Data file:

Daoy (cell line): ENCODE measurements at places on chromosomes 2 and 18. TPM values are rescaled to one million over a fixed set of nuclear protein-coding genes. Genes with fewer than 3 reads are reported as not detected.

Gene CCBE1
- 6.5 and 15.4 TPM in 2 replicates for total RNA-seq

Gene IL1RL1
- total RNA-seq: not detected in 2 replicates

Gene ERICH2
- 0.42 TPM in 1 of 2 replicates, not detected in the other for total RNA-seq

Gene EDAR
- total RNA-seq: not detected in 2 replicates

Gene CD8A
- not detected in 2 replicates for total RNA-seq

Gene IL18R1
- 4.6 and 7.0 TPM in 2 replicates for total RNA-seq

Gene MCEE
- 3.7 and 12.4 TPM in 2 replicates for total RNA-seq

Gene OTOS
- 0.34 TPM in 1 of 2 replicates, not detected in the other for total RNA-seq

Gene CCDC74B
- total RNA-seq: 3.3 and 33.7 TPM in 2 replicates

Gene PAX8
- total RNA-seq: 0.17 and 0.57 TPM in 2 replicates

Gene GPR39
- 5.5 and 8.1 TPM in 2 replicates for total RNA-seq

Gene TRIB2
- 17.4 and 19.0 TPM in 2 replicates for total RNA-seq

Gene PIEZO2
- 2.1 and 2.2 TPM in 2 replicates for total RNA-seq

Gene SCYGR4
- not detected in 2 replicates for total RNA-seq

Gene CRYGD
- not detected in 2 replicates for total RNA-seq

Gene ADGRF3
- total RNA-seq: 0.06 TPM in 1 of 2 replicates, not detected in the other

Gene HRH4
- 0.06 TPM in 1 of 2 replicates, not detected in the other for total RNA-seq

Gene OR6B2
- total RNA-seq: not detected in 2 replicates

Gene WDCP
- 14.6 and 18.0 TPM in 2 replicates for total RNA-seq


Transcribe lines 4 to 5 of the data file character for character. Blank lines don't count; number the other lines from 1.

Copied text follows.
Gene IL1RL1
- total RNA-seq: not detected in 2 replicates